Verifying Temporal Properties without Temporal Logic
, 1989
"... this paper were first presented at the "IEEE Symposium on Logic in Computer Science," Ithaca, New York, June 1987 ..."
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Cited by 41 (0 self)
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this paper were first presented at the "IEEE Symposium on Logic in Computer Science," Ithaca, New York, June 1987
Automated Temporal Reasoning about Reactive Systems
, 1996
"... . There is a growing need for reliable methods of designing correct reactive systems such as computer operating systems and air traffic control systems. It is widely agreed that certain formalisms such as temporal logic, when coupled with automated reasoning support, provide the most effective a ..."
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Cited by 41 (2 self)
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. There is a growing need for reliable methods of designing correct reactive systems such as computer operating systems and air traffic control systems. It is widely agreed that certain formalisms such as temporal logic, when coupled with automated reasoning support, provide the most effective and reliable means of specifying and ensuring correct behavior of such systems. This paper discusses known complexity and expressiveness results for a number of such logics in common use and describes key technical tools for obtaining essentially optimal mechanical reasoning algorithms. However, the emphasis is on underlying intuitions and broad themes rather than technical intricacies. 1 Introduction There is a growing need for reliable methods of designing correct reactive systems. These systems are characterized by ongoing, typically nonterminating and highly nondeterministic behavior. Examples include operating systems, network protocols, and air traffic control systems. There is w...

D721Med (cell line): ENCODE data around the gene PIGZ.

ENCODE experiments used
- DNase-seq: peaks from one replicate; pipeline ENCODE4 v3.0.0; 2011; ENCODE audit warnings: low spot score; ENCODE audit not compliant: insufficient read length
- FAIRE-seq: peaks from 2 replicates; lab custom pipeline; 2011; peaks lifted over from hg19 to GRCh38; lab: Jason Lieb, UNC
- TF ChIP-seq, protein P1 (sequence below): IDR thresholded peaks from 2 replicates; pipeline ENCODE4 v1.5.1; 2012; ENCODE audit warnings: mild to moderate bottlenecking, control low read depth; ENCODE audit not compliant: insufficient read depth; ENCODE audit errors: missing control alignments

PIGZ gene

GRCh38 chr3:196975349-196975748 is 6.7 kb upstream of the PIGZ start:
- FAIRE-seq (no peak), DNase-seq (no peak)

Formal Methods for the Specification and Design of RealTime Safety Critical Systems
, 1992
"... Safety critical computers increasingly a#ect nearly every aspect of our lives. Computers control the planes we #y on, monitor our health in hospitals and do our work in hazardous environments. Computers with software de#ciencies that fail to meet stringent timing constraints have resulted in cat ..."
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Cited by 37 (0 self)